Study: iPad use could muddle shunt settings

The small magnets in iPads can scramble the settings on implantable shunts, a new study reports, and researchers are cautioning parents to keep a distance between the mobile devices and kids with the hydrocephalus-treating techs.

In the Journal of Neurosurgery, University of Michigan researchers report that the iPad's external magnets, when held within 1 cm of Medtronic's ($MDT) Strata shunts, changed the settings on 58% of the tested valves. But that rate decreased to 5% from 2.5 cm away and zero from 5 cm or farther, Medgadget reports.

The researchers concluded that patients with the shunts can safely be around iPads, but that parents should take care not to get the devices too close to their kids. And it's not just Apple's popular device: Other household magnets could have the same effect, the researchers warn.

The shunts control the flow of cerebrospinal fluid to reduce neural pressure in hydrocephalic children, and it's their magnetic programmability that makes them susceptible to outside influence. The researchers launched the study after a doctor found that a 4-month-old girl had muddled shunt settings, and her mother reported holding her baby and iPad at the same time, according to Medgadget.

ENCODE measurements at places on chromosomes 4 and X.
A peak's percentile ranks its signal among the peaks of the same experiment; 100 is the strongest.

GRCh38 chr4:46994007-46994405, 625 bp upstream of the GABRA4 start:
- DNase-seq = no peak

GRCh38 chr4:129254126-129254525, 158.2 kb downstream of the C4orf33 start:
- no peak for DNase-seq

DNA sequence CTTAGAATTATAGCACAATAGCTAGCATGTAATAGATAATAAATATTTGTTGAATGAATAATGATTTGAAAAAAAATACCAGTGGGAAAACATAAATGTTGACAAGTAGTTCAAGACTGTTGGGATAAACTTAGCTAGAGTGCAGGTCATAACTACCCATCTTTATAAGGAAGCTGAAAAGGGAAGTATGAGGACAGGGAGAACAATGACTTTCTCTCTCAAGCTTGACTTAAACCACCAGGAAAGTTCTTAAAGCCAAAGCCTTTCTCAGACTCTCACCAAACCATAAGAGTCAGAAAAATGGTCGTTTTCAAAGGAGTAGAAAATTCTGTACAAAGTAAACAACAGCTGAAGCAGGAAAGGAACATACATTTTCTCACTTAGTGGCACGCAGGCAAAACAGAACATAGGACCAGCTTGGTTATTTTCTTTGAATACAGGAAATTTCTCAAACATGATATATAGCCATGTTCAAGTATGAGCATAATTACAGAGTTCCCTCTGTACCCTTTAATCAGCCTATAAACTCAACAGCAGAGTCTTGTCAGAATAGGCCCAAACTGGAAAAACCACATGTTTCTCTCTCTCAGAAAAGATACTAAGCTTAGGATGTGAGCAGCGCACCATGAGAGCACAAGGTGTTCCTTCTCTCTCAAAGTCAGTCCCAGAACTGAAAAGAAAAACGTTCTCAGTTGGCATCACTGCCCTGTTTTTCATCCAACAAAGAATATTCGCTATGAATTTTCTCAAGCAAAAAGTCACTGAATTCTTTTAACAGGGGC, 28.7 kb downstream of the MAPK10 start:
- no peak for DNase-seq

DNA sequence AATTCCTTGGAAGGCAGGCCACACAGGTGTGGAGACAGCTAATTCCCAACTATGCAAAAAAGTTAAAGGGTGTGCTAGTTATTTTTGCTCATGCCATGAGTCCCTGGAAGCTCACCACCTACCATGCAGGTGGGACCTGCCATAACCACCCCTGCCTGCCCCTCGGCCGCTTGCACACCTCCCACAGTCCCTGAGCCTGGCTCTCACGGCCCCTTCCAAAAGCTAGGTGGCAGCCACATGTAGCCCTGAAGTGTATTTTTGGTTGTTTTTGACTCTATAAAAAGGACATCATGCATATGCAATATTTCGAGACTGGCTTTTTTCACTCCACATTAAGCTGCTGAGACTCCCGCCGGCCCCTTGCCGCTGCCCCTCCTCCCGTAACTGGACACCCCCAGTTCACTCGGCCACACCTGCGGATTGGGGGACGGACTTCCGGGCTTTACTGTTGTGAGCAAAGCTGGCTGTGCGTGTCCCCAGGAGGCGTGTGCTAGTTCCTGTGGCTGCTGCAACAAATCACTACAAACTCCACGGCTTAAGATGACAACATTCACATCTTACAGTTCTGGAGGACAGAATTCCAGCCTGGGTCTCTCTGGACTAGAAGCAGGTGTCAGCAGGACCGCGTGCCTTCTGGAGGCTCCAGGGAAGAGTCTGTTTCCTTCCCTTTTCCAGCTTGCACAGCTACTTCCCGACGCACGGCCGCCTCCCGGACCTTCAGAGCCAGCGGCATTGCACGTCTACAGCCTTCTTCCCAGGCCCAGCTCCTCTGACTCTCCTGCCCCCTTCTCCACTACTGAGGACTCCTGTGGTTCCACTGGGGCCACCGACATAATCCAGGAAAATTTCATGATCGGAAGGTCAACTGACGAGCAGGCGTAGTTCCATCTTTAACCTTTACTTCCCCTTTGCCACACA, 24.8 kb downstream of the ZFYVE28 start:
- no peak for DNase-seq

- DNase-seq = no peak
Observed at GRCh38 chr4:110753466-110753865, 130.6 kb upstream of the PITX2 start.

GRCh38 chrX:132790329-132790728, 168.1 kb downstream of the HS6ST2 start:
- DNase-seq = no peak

For its part, Medtronic had already warned patients with Strata shunts of the risk of exposure to magnets.

- read the study
- check out the Medgadget report

Suggested Articles

LabCorp has licensed a blood test from Genfit designed to identify patients with risky cases of the liver disease NASH.

Philips has launched a compact, single-use device for physically clearing potentially dangerous blood clots lodged in the arms and legs.

CapsoVision has received word from the FDA that they may offer the home use of their ingestible camera pill for scanning the small intestine.